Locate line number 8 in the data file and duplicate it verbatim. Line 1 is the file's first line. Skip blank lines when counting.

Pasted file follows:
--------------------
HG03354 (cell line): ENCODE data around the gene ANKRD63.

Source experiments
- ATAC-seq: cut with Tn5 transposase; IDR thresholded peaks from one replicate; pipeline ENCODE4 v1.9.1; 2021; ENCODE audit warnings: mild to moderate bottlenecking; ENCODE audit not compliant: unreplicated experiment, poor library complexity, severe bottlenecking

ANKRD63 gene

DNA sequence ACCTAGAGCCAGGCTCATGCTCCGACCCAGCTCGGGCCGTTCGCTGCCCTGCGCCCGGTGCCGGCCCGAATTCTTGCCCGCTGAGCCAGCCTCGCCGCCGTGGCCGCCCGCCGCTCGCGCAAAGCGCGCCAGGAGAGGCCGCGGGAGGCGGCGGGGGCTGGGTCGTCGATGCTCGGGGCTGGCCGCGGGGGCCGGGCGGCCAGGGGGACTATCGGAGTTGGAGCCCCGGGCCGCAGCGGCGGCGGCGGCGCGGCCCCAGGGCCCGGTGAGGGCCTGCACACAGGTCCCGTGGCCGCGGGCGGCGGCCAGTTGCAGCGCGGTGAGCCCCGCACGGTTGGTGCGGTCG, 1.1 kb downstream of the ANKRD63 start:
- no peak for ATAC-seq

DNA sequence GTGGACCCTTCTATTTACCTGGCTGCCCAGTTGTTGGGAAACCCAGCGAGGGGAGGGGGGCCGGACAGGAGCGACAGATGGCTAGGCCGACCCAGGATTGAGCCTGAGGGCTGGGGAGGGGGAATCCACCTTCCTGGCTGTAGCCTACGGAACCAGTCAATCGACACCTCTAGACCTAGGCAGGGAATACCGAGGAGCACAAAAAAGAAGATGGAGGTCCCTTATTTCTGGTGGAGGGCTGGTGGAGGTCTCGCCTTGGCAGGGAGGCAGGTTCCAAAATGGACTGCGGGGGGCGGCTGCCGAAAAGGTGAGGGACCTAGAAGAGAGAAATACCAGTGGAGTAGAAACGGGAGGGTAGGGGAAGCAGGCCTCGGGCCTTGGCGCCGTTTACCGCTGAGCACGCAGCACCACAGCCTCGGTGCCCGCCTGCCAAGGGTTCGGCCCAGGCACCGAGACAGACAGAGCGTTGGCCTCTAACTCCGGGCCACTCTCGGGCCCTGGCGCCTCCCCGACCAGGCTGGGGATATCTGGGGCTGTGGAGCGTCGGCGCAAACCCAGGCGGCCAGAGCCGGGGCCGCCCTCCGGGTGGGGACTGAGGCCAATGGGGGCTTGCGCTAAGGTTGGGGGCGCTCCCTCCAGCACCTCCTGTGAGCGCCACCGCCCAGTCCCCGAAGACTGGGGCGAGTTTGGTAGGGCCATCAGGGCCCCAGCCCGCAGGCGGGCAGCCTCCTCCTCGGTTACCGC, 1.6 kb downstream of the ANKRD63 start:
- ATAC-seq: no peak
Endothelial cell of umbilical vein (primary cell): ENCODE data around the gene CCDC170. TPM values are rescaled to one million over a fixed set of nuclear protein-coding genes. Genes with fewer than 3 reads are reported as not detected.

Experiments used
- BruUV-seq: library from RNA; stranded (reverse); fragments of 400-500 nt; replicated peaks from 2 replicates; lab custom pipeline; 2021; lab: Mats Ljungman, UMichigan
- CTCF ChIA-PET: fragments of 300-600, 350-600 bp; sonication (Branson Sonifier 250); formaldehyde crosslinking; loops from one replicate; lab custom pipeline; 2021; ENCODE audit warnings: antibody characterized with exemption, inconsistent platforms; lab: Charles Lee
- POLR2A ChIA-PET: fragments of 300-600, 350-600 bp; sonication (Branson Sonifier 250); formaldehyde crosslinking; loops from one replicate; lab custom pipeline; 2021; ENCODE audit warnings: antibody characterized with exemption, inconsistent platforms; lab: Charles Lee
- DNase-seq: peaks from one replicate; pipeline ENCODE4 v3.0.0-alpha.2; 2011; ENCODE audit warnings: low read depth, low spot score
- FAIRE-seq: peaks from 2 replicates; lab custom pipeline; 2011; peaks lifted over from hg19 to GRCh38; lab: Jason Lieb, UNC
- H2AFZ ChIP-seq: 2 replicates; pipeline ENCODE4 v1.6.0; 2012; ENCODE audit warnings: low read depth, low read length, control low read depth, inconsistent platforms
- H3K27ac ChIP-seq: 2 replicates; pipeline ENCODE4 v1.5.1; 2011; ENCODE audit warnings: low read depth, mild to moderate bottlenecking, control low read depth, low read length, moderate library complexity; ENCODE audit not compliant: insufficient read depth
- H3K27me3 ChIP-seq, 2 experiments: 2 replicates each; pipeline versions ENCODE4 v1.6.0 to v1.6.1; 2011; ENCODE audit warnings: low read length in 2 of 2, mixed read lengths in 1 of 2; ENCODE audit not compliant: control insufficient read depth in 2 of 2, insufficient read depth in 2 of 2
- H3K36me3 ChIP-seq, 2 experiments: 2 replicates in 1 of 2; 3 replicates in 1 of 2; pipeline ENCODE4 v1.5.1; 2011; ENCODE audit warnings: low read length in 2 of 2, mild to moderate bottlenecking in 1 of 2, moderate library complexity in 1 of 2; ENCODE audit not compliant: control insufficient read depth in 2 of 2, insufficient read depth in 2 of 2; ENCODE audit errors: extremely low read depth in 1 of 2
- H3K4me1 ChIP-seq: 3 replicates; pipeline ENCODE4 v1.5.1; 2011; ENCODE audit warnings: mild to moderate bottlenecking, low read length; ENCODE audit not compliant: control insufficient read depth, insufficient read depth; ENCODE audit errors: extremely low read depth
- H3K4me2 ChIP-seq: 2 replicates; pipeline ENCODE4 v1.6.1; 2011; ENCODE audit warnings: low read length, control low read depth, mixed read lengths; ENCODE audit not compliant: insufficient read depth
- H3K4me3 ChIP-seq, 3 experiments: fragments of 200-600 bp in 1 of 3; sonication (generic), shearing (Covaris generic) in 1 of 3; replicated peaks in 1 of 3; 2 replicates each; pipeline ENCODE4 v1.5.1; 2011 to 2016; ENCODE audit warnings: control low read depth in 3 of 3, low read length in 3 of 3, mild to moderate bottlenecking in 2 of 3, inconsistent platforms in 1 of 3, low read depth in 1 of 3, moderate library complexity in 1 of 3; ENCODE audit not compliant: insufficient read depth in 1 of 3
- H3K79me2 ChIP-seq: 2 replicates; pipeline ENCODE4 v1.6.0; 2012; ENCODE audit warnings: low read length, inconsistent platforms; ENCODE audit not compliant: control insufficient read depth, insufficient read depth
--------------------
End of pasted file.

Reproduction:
- ATAC-seq: no peak